On May 30, 1999 a fire in a townhouse at 3146 Cherry Road NE, Washington D.C. claimed the lives of two District of Columbia firefighters and burned other firefighters. The District of Columbia Fire and Emergency Medical Services Department Reconstruction Committee requested the assistance of NIST for the purpose of examining the fire dynamics of this incident.
NIST has performed computer simulations of the fire using the NIST Fire Dynamics Simulator (FDS) and Smokeview, a visualization tool, to provide insight on the fire development and thermal conditions that may have existed in the townhouse during the fire. This document describes the input and the results of the NIST FDS calculations.
The report, "Simulation of the Dynamics of the Fire at 3146 Cherry Road NE Washington D.C., May 30, 1999 (NIST IR 6510)," describes the results of calculations using the NIST FDS that were performed to provide insight on the thermal conditions that may have occurred during the fire. Input to the computer model was developed from 3 sources; the District of Columbia Fire and Emergency Medical Services Department Reconstruction Committee, photographs and measurements taken by NIST staff during a June 3, 1999 site visit, and from material properties taken from the FDS database. An FDS model scenario was developed that best represented the actual building geometry, material thermal properties, and fire behavior based on information from the Reconstruction Committee and physical evidence. The results from this model scenario are provided with the report. Results from an additional model scenario, which included the opening of the sliding glass door on the first floor prior to opening of the sliding glass door in the basement, are also presented.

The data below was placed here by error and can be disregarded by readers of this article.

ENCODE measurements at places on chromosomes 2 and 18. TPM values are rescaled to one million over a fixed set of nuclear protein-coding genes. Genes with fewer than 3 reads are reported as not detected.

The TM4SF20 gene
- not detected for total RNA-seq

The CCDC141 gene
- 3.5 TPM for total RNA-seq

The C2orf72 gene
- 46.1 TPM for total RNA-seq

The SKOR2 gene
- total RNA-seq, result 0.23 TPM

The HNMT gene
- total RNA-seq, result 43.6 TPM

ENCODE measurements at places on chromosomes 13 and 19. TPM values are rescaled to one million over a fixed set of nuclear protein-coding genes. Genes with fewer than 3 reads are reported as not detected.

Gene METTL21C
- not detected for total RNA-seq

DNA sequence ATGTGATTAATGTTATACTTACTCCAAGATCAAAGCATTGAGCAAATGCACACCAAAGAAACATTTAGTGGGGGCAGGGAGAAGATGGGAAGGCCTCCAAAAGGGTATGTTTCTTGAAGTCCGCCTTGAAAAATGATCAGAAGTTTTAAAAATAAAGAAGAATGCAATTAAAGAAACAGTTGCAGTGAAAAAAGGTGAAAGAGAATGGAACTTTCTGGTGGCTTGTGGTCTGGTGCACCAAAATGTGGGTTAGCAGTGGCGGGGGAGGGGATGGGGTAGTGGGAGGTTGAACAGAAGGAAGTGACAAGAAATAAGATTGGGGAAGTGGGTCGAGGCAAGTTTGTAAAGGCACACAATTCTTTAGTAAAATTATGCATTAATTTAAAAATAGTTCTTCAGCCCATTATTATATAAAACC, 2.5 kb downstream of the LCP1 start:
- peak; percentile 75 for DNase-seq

The FDS calculations that best represent the reported fire conditions indicate that the opening of the basement sliding glass doors provided outside air (oxygen) to a pre-heated, under ventilated fire compartment, which then developed into a post-flashover fire within 60 seconds. Some of the resulting fire gases flowed up the basement stairwell with high velocity and collected in a pre-heated, oxygen depleted first floor living room with limited ventilation.